WASHINGTON — President Donald Trump and congressional leaders are weighing changes to their effort to dismantle the Obamacare health law, a White House spokesman said Tuesday, as Republicans defended their plan after an estimate that it would cause 14 million Americans to lose insurance next year.
Press secretary Sean Spicer said White House officials and leaders in the Republican-controlled House were considering whether they could tweak the plan, which faces growing doubts within party ranks.
The effort to bolster support came a day after the nonpartisan U.S. Congressional Budget Office estimated that by 2026, the plan would boost the number of people without health insurance by 24 million.
The findings make it harder for Republicans to sell the Republican president’s first major piece of legislation and deliver on a longtime pledge to undo Democratic former President Barack Obama’s signature domestic policy achievement.
Trump was set to speak by phone to House Speaker Paul Ryan and Majority Leader Kevin McCarthy, and he has met with numerous Republican lawmakers in recent weeks. He spoke to managed care company Anthem Inc. Chief Executive Joseph Swedish earlier on Tuesday.
“Part of the reason we are engaging with these individuals is to hear their ideas,” Spicer said. “We are obviously in talks with House leadership about the contents.”
Republicans’ plan to replace the 2010 Affordable Care Act, popularly known as Obamacare, would repeal a requirement that every American have health insurance and slash spending on the Medicaid program for the poor and disabled.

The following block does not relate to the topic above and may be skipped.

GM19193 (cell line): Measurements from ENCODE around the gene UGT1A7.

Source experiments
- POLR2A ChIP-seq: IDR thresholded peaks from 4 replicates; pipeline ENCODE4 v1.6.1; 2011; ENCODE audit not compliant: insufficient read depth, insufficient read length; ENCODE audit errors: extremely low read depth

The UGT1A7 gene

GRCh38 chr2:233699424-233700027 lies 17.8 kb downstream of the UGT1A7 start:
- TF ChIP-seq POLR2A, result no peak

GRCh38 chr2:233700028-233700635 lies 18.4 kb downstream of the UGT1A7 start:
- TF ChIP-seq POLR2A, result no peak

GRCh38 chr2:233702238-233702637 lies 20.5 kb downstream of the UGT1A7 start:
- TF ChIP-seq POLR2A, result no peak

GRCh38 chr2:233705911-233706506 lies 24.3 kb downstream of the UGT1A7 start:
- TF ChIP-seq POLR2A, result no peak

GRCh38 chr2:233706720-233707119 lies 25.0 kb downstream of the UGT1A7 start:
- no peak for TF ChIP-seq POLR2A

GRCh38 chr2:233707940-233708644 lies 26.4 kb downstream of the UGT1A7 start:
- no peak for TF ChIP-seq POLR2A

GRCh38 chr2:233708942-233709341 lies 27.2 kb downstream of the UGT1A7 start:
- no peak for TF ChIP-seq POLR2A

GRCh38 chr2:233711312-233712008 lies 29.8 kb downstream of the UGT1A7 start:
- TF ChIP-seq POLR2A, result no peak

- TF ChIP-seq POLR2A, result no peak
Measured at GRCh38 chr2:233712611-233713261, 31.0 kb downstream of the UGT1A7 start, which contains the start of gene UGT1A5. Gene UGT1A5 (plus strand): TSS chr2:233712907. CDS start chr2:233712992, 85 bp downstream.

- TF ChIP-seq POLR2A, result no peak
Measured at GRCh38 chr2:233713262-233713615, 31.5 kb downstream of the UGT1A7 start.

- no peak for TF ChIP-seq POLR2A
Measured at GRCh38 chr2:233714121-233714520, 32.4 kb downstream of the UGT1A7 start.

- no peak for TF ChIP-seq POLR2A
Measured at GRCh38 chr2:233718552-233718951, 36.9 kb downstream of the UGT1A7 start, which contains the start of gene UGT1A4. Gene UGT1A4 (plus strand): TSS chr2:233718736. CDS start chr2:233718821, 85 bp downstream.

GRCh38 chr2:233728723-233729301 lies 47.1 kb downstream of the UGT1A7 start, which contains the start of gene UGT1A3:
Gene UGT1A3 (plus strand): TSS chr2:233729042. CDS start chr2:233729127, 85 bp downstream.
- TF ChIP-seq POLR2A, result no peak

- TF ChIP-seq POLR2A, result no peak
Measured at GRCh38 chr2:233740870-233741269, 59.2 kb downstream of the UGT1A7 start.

It would also revamp tax subsidies that help people buy insurance if they do not get it from work. The amounts would be based on age, not income.
Democrats say the Republican plan would hurt the elderly, the poor and working families but give tax cuts to the rich. Doctors, hospitals and advocates for patients and senior citizens also have panned it.
Spicer said the plan would give Americans more choice in insurance. He said the CBO struggles to estimate insurance coverage. Before the 2010 law passed, the office projected many more people would buy individual insurance plans through new online marketplaces than actually did.
The White House has, however, promoted the CBO’s estimate of the plan’s effect on federal deficits. The report said it would cause deficits to fall by $337 billion between 2017 and 2026.
Still, Trump’s administration must heal divisions in his own party. Moderates, particularly in the U.S. Senate, worry about causing people to lose coverage, while conservatives do not think the bill goes far enough in undoing Obamacare.
House leaders have resisted a conservative push to bring a quicker end to Obamacare’s expansion of Medicaid. But they are considering changes to tax credits to help older, lower-income Americans.
The CBO said that group would see higher insurance premiums under the Republican plan, which would let insurers charge older enrollees more than they can under Obamacare.
“We’re examining different options for how we can improve that,” Representative Kevin Brady, a Republican who heads a key tax-writing committee, said on Tuesday. He did not give details.
Republican senators held a lunch on Capitol Hill with Vice President Mike Pence and Health and Human Services Secretary Tom Price to discuss possible changes.
Senate Majority Leader Mitch McConnell said the bill could be amended in the Republican-controlled Senate.
“The first step is in the House. We’re hopeful and optimistic they’re going to send us over something. It will be open for amendment,” he said.
Shares of hospitals and health insurers slipped, partly on worries the plan would mean fewer insured patients.
“It looks like it’s going to be the dismantling of the individual insurance market, which again means lower revenues and the loss of the individual market for the most part for the insurers,” said Vishnu Lekraj, an equity analyst at Morningstar.
Overall, CBO projected that 52 million people would be uninsured by 2026 if the bill becomes law, compared with 28 million who would not have coverage that year if Obamacare remained unchanged.